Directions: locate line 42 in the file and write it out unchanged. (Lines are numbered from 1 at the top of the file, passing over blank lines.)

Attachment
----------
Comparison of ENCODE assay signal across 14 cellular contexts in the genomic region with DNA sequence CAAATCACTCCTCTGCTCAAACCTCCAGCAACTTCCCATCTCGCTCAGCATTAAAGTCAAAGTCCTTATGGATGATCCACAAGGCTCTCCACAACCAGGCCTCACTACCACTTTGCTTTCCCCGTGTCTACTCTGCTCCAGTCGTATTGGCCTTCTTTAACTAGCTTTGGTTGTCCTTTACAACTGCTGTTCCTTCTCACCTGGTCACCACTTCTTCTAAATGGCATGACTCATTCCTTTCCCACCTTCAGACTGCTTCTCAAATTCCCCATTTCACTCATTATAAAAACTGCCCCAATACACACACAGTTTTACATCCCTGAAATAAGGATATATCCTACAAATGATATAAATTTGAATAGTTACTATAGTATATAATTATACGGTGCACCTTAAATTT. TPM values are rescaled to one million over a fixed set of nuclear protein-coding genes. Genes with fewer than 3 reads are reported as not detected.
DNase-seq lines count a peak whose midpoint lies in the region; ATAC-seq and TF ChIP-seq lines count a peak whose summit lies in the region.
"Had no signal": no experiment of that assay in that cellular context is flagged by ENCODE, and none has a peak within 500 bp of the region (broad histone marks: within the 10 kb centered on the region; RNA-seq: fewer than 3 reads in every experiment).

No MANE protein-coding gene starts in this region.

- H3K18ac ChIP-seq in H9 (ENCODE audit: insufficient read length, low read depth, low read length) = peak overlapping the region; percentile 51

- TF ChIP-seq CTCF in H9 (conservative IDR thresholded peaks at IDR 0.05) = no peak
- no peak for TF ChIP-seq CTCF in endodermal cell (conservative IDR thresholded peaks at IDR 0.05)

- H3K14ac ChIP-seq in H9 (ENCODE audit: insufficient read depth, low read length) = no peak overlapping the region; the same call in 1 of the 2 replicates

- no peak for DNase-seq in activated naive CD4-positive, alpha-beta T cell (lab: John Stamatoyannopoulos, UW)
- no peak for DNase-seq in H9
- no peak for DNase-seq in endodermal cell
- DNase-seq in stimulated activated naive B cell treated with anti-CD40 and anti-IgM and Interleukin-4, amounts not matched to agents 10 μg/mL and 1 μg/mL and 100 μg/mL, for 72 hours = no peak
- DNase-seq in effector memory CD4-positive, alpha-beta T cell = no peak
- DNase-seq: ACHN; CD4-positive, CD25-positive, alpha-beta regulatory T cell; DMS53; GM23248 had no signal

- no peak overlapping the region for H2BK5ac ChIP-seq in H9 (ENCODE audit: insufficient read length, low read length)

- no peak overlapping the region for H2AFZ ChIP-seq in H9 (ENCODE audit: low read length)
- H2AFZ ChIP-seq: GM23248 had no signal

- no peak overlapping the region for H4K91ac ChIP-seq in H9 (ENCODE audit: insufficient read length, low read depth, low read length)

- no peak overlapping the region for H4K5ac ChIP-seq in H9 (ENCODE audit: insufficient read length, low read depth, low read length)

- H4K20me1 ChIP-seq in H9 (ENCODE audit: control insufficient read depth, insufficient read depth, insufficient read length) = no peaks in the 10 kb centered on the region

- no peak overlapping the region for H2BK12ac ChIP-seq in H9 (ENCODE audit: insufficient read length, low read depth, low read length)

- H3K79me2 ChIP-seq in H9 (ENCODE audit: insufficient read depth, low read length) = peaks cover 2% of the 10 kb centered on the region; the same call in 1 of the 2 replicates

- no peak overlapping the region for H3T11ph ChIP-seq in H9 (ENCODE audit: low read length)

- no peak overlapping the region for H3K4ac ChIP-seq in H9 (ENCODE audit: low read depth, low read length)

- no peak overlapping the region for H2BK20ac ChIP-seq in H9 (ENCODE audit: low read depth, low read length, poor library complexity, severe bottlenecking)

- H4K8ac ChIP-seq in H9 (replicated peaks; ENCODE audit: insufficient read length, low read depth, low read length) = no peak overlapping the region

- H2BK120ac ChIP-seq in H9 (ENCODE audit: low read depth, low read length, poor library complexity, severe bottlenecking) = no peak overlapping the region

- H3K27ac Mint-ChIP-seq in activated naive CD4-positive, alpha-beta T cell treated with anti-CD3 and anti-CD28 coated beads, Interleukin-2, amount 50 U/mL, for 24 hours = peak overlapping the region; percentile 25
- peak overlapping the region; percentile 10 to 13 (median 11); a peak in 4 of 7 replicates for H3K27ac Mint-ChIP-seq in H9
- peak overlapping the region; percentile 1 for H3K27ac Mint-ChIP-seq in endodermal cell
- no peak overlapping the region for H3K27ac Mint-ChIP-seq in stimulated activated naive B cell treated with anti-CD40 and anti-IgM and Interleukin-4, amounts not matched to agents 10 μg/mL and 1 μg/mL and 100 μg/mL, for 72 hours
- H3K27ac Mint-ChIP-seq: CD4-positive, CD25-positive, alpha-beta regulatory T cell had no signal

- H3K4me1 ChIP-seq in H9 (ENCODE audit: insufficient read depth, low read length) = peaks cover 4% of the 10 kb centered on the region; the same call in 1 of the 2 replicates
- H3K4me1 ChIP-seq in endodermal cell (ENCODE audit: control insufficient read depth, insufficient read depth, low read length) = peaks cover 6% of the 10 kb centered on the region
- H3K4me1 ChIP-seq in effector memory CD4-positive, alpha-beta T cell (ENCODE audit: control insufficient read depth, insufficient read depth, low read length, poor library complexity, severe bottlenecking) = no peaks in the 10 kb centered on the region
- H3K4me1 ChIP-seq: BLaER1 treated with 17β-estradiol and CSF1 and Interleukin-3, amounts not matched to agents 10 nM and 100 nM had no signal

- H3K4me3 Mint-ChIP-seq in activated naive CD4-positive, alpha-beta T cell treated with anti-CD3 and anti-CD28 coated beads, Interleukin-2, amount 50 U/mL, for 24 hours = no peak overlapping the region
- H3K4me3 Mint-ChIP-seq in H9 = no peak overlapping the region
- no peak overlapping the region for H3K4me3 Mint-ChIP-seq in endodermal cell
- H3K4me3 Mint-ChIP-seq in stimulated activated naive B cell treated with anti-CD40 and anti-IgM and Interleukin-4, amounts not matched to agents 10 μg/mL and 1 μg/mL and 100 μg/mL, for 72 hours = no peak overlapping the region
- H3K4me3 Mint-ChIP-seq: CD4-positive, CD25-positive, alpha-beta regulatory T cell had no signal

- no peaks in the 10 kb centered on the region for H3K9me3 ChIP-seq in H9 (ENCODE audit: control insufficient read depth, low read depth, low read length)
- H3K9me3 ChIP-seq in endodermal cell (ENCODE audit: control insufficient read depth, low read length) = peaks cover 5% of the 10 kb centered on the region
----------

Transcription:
- no peaks in the 10 kb centered on the region for H3K9me3 ChIP-seq in H9 (ENCODE audit: control insufficient read depth, low read depth, low read length)